Spindle-cell lipoma (SCL) of the oral cavity is very rare. There are only four such reported cases in the literature. A concise literature review of SCL and a case report of a SCL affecting the cheek and lip of a 23-year-old man is presented.
A case is described in which a compound odontoma erupted into the oral cavity in an 8 1/2-year-old girl. The odontoma was initially discovered as a chance radiographic finding 2 years 8 months previously.
A case of denture hyperplasia of the upper labial sulcus with concomitant oncocytic metaplastic changes is described. The patient concerned is an elderly male wearing an ill-fitting upper full denture.
Leiomyomas are benign neoplasms of smooth muscle origin. They represent rare entities in the oral cavity. A case arising from the incisive papilla region of a 3-month-old infant is described and the histogenesis as well as the biologic potential of this tumor are discussed.
Desmoid tumor of the mandible, or desmoplastic fibroma, is a rare disease with only a few cases reported in the literature. This paper presents the rare case of an elderly male with desmoplastic fibroma of the mandible with an uncommon accompanying proliferative myositis. The case is discussed with emphasis on the clinical presentation, differential diagnosis and treatment of this lesion.
The clinical and histologic features of Kimura's disease are briefly outlined. A case presenting as a subcutaneous nodule in the region of the angle of the right mandible of a 20-year-old male is presented. The relationship of this disease to angiolymphoid hyperplasia with eosinophilia is discussed.
Oral cancer is the sixth most common malignancy in the world. Despite recent advances in cancer diagnoses and therapies, the five-year survival rate of oral cancer patients has remained at a dismal 50% in the last few decades. Oral cancer is of major concern in Southeast Asia primarily because of the prevalent oral habits namely betel quid chewing, smoking and alcohol consumption. This paper provides a brief overview on the various aetiological agents and risk factors implicated in the development of oral cancer.
A retrospective study was carried out to review the records of 47 patients who had had in total 80 supernumerary teeth (ST) removed under general anaesthesia between 1975 and 2002. Malays made up 38.30%, Chinese 51.06%, and Indians 10.64% of the patients. The predominant age group was 6-10 year-old. The mean age was 12.96 ± 9.49 years. The male and female ratio was 1.35:1. Most of the patients had either one ST (n=31; 65.96%) or two ST (n=11; 23.40%). Five cases of multiple supernumeraries were recorded. Two patients experienced late formation of subsequent ST after the first surgery, thus requiring a second surgery. The majority of ST were conical in shape (n=35; 43.75%). Most of the ST were located in the premaxilla (n=55; 68.8%). Almost a quarter (23.75%) of ST were inclined towards the oral cavity. Some of the effects on the dentition were diastema, cystic changes, rotation, displacement, and retention of the permanent teeth and these were the indications for removal of ST. The most common surgical approach for maxillary ST was from the labial, buccal or labio-buccal approach.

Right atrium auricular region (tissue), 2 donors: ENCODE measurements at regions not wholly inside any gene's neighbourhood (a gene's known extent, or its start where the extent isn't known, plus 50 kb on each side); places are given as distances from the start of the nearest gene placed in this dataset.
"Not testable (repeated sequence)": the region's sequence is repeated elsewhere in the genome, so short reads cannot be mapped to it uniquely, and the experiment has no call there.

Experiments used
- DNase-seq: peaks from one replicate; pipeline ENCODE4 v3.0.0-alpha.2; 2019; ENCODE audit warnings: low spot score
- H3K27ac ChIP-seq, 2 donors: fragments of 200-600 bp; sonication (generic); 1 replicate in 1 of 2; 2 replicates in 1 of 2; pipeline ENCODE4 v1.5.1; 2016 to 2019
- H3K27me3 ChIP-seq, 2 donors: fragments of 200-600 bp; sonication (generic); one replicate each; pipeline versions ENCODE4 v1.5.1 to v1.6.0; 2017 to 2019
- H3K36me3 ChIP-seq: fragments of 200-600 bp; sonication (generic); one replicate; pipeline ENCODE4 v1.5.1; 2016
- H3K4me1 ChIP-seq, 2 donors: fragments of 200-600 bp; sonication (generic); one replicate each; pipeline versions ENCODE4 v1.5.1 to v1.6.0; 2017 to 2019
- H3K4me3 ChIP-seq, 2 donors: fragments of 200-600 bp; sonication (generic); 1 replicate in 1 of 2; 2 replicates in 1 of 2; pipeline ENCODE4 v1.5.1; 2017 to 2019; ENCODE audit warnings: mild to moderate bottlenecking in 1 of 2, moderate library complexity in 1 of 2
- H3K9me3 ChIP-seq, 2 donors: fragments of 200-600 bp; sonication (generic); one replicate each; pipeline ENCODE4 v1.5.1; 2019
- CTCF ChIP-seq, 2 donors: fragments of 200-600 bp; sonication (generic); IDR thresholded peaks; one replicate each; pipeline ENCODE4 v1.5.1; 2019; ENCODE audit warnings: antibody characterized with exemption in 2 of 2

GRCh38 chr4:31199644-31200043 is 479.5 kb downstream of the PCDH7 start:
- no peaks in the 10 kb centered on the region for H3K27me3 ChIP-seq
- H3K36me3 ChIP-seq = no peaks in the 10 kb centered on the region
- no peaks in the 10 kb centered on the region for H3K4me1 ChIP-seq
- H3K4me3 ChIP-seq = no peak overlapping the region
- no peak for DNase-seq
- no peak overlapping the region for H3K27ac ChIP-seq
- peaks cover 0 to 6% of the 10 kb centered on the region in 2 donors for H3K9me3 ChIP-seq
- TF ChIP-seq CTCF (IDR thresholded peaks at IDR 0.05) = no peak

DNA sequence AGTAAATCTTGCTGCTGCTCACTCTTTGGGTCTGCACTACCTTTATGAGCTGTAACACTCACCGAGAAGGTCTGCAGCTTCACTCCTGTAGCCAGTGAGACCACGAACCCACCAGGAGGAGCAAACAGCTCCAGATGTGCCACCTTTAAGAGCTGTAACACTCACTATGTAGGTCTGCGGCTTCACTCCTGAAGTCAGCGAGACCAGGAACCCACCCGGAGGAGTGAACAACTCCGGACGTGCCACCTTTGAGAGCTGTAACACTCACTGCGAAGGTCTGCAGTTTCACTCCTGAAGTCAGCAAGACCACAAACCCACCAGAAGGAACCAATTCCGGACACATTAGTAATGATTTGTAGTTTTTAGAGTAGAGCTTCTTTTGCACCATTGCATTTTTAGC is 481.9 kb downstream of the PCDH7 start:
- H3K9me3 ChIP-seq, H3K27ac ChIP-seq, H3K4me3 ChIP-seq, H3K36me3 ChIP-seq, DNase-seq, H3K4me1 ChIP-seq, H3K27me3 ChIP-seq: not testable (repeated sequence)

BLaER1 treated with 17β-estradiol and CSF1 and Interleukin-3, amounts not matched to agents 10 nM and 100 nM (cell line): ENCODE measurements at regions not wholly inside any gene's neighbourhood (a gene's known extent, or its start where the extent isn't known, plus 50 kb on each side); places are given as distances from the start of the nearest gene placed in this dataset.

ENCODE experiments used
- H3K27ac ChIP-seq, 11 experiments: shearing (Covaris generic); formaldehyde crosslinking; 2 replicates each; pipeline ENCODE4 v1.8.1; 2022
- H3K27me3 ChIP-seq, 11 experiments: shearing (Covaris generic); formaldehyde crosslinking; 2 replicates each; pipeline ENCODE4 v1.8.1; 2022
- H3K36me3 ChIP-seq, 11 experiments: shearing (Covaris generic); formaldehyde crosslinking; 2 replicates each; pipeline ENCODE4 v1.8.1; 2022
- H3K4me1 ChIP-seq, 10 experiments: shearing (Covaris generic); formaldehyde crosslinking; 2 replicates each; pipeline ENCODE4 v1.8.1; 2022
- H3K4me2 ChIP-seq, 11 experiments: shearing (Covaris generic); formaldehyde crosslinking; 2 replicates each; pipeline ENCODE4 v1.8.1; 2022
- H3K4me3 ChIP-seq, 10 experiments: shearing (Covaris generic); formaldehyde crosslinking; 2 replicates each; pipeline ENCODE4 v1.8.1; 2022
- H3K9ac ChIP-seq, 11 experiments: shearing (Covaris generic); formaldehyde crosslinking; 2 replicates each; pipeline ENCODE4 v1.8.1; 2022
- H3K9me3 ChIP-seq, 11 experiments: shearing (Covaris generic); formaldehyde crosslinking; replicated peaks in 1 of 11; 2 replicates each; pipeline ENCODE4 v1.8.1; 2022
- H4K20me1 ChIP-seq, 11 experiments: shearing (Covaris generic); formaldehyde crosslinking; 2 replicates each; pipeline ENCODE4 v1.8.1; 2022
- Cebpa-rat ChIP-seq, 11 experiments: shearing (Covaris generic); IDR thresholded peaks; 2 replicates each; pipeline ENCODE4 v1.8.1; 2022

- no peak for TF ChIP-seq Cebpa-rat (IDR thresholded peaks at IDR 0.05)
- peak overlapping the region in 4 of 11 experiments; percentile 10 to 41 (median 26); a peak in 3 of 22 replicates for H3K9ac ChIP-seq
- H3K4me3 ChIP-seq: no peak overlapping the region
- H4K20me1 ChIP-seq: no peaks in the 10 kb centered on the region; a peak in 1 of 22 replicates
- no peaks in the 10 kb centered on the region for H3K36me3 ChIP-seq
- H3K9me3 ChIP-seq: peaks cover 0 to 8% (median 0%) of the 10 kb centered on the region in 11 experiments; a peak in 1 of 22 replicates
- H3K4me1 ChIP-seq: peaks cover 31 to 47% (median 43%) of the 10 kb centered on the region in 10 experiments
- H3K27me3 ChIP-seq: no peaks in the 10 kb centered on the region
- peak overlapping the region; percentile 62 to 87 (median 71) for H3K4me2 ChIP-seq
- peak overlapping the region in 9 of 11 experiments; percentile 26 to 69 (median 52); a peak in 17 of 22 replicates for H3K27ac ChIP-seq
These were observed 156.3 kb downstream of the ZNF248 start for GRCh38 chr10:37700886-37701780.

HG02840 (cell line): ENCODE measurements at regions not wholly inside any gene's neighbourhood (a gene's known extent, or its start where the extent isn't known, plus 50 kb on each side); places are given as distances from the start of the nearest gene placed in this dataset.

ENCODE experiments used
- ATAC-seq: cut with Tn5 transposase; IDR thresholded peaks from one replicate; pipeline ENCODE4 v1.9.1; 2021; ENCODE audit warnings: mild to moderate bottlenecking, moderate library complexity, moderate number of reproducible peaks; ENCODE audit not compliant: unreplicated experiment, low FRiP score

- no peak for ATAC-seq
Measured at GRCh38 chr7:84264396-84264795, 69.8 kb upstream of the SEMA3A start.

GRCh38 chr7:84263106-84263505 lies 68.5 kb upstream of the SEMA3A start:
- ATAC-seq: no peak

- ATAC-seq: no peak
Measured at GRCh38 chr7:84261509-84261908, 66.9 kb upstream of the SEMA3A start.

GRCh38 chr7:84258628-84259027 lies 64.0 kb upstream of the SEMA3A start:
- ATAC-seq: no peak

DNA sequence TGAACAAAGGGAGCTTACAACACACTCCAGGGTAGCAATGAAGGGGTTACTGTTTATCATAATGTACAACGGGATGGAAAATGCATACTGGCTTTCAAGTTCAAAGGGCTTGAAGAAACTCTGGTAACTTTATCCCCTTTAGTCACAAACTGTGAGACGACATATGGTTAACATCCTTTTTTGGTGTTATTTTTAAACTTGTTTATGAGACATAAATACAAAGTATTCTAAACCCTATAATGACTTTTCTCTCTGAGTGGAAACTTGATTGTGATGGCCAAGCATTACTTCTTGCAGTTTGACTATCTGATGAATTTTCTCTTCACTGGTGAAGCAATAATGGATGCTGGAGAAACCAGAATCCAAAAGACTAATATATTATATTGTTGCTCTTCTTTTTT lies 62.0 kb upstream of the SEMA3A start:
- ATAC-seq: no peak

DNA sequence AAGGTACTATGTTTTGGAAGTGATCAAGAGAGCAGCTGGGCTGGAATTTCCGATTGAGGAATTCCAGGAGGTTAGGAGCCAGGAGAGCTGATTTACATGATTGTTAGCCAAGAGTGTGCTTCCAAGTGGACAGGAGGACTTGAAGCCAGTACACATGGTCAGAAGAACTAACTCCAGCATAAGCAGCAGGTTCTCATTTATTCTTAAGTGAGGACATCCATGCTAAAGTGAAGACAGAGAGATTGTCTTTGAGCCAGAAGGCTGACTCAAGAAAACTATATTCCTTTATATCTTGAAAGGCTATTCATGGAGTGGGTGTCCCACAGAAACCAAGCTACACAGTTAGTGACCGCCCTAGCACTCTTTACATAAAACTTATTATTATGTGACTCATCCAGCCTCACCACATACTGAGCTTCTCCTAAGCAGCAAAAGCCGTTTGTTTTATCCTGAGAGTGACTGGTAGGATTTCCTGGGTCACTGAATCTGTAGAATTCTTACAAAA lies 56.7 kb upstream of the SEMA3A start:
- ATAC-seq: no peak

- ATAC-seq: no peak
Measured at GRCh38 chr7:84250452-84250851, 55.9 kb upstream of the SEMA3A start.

The aim was to examine the protein profiles of whole and parotid saliva using Sodium Dodecyl Sulphate Polyacrylamide Gel Electrophoresis (SDS-PAGE) and MALDI-TOF mass spectrometry. The banding patterns of proteins exhibited by the unstimulated whole saliva samples on the gel remained quite constant but the intensity of the protein bands were slightly different from one sample to another. Comparison of the protein profiles of unstimulated whole saliva and stimulated parotid saliva showed almost similar banding pattern. The exception is the presence of a pink protein band in the 65-67 kD region in the stimulated parotid saliva samples which was also observed in the unstimulated whole saliva sample contributed by a cerebral palsy patient. Analysis of the saliva samples using MALDI-TOF mass spectrometry also revealed that the stimulated parotid saliva samples exhibited some peaks that were in the same region as those for the unstimulated whole saliva sample of the cerebral palsy subject. This may imply that there is ineffective control of the parotid secretion in cerebral palsy subject under unstimulated condition. The SDS-PAGE and MALDI-TOF analyses may provide more information on the profiles of the salivary proteins which could be beneficial in the diagnosis of salivary gland dysfunction.
Thirty extracted mandibular premolars were randomly divided into 3 groups. Canals were cleaned, obturated and the teeth incubated. Guttapercha removal was performed using: Hedström files with xylene (Group 1); ProFile® alone (Group 2) and combination of both (Group 3). Time required to remove the gutta-percha was recorded. Postoperative radiographs were taken. Specimens were split longitudinally and photographed. Amount of gutta-percha left at coronal, middle and apical thirds was calculated by computer (QWIN software) and the photographs were also evaluated visually by two endodontists. Results showed that the combined technique was fastest in removing gutta-percha. Radiographically, more residual was left in Group 2. Although computer analysis also showed more residual was left in Group 2, they were in a small percentage and there were no significant differences (P>0.05, SPSS paired-samples T test) among groups. Although there were significant differences between the two evaluators in their scoring, both generally agreed (Kappa’s analysis= 0.64) there was more guttapercha residual in Group 2 compared to Group 3 in the apical thirds. Although the differences in efficacy of guttapercha removal among these techniques were not significant, the use of ProFile® increased the speed of the procedure. The combined technique showed the most superior efficacy in gutta-percha removal.